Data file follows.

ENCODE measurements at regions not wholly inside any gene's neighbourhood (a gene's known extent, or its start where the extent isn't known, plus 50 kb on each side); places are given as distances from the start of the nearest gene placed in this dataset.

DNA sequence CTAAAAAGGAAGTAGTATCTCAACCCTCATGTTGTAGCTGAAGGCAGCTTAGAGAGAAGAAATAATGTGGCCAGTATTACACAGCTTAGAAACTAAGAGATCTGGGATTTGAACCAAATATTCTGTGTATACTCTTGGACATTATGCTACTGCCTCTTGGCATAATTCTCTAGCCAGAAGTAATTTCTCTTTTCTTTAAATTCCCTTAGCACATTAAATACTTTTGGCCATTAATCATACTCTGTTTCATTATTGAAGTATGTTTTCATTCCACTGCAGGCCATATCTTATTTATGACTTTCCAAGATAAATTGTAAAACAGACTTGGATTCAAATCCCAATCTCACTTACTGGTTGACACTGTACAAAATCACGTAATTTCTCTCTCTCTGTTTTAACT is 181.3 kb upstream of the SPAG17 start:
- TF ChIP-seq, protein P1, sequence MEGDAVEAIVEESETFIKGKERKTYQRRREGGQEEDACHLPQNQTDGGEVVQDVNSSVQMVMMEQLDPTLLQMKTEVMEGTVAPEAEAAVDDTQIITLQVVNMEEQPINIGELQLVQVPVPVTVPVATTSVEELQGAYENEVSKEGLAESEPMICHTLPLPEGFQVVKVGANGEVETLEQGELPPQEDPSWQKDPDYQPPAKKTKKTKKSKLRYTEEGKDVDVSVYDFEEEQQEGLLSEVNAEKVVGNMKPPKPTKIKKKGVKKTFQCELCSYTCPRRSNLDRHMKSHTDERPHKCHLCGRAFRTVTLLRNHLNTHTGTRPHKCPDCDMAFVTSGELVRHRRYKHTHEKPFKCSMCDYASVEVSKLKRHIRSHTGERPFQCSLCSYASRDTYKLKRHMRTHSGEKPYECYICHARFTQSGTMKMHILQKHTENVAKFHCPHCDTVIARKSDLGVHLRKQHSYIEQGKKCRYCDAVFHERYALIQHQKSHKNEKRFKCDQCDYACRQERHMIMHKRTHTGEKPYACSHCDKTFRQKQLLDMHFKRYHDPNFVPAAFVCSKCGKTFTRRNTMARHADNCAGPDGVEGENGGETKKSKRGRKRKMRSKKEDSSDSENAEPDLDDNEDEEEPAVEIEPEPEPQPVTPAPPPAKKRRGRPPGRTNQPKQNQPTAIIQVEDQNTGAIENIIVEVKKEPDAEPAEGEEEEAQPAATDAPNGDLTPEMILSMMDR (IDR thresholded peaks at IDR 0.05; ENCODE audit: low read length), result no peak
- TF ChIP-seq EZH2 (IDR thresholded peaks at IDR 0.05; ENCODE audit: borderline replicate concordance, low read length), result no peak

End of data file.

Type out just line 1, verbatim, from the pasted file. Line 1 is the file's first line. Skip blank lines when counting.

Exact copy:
ENCODE measurements at regions not wholly inside any gene's neighbourhood (a gene's known extent, or its start where the extent isn't known, plus 50 kb on each side); places are given as distances from the start of the nearest gene placed in this dataset.